Remarks by the First Lady at a Campaign Event
James L. Knight Center
6:10 P.M. EDT
MRS. OBAMA: Yes! (Applause.) Oh, Miami! Wow. Thank you so much! (Applause.)
AUDIENCE: Four more years! Four more years! Four more years!
MRS. OBAMA: Four more years, with your help. Oh, you guys make me feel so loved. (Applause.)
But before I get started, given what has happened over the past few days on the coast, I just want to take a few moments to say that our thoughts and prayers are with everyone affected by Hurricane Sandy. And of course, the President and I and I know all of you are heartbroken about the lives that have been lost, the damage that has been done in so many communities. And as you all know, Barack has been working around the clock with governors and mayors -- (applause) -- our extraordinary first responders to make sure that they have the support and resources that they need.
And also, something that we all know in times like this is that when we face a crisis as a country, we always come together as one American family. And I know that we're going to do that again, and again, and again. (Applause.) So even as we celebrate and we prepare for Election Day, we cannot forget that there is real life going on out there, and we have to keep everyone in our thoughts and prayers.
So now, I'd like to start by thanking Josefina for that very kind introduction and all that she is doing for our campaign. Let's give her a round of applause. (Applause.) I have the Deep Fried Funk Band. (Applause.) Yes! I hear you have been funking it up all day long. (Laughter.) Good thing.
I want to thank two outstanding members of Congress –- Congresswoman Wasserman-Schultz and Congresswoman Wilson. (Applause.) We are so proud to have them on our team. They are representing so well. We are so proud.
And I also want to thank my girl Gabrielle Union -- (applause) -- absolutely -- and of course, my dear friend Marc Anthony for their wonderful remarks today. (Applause.) I know they're around here somewhere -- there they are. Love you guys. Thank you. Thank you for being here. And you too, I love you too. I love you too. (Applause.)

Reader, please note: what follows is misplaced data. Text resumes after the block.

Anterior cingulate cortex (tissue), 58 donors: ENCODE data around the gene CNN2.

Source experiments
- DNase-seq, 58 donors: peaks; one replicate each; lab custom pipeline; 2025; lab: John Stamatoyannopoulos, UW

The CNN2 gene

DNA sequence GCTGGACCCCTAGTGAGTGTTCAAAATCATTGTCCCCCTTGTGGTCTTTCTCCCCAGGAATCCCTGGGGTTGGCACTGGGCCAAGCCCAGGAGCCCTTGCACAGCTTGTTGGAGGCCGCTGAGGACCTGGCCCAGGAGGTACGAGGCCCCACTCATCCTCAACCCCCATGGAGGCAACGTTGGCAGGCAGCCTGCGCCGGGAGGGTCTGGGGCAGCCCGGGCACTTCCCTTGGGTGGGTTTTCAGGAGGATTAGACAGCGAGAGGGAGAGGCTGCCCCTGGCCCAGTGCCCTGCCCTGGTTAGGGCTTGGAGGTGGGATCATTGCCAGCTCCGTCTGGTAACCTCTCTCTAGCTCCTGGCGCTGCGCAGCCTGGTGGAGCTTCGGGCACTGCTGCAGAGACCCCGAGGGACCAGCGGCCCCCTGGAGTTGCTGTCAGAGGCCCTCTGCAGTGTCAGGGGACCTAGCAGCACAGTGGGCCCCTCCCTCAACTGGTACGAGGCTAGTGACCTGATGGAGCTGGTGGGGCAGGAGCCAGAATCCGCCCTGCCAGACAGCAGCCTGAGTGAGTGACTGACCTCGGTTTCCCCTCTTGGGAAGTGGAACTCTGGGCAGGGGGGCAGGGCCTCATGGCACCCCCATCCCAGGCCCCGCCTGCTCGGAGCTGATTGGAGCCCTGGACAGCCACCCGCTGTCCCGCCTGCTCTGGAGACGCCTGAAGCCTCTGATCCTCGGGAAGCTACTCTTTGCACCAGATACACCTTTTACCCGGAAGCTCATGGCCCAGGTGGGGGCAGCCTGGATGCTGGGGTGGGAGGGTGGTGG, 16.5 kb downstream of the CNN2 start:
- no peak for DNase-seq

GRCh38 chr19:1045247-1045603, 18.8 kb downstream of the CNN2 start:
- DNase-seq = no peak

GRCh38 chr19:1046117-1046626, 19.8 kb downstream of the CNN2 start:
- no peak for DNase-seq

And most of all -- thank all of you. Thank you for being here, thank you for working so hard. I can tell that you are fired up and ready to go. (Applause.)
And I have to say, this is my third stop today in Florida, and I am still fired up and ready to go. (Applause.) Because in just five days -- five -- we have the opportunity to reelect -- let me tell you -- a decent, honest man -- (applause) -- a man whose courage and integrity we have seen every day for these last four years; the man that I have known and loved for 23 years -- (applause) -- my husband, our President, Barack Obama. We're going to get him reelected.
And I have to tell you that all those characteristics, that's what made me fall in love with Barack all those years ago. Yes. It was his character, his compassion, his conviction, his commitment to helping others. But I also loved the way that Barack was so devoted to his family, especially the women in his life. (Applause.) See, I'm trying to help you brothers out, you know. You've got to treat the women in your life -- you want a good woman, you've got to treat the women in your life well. (Applause.)
See, I saw, for Barack, the respect he had for his own mother. I saw how proud he was that she had put herself through school while still struggling to support him and his sister as a single mom. And I certainly saw the tenderness that he felt for his grandmother, how grateful he was that long after she should have retired, she was still waking up every morning, catching that bus to her job at the community bank. And he also watched as she was passed over for promotions simply because she was a woman. But he also saw how she kept getting up year after year without complaint or regret.
See, the thing is, with Barack, I found a real connection, because in his life story I saw so much of my own. Growing up on the South Side of Chicago, I watched my father make that same uncomplaining journey every day to his job at the city water plant. And let me tell you something, I saw the way he carried himself with that dignity, with that same pride in being able to provide for his family, that same hope that his kids would one day have opportunities he never dreamed of.
See, and the thing about this country -- like so many families, our families just weren’t asking for much. They didn’t want much. And let me tell you, they did not begrudge anyone else’s success. They didn’t mind if others had much more than they did –- in fact, they admired it, which is why they pushed us to be the best that we could be.
But let me tell you what they did believe -- they simply believed in that fundamental American promise that even if you don’t start out with much, if you work hard, if you do what you’re supposed to do, then you should be able to build a decent life for yourself and an even better life for your kids and grandkids. (Applause.)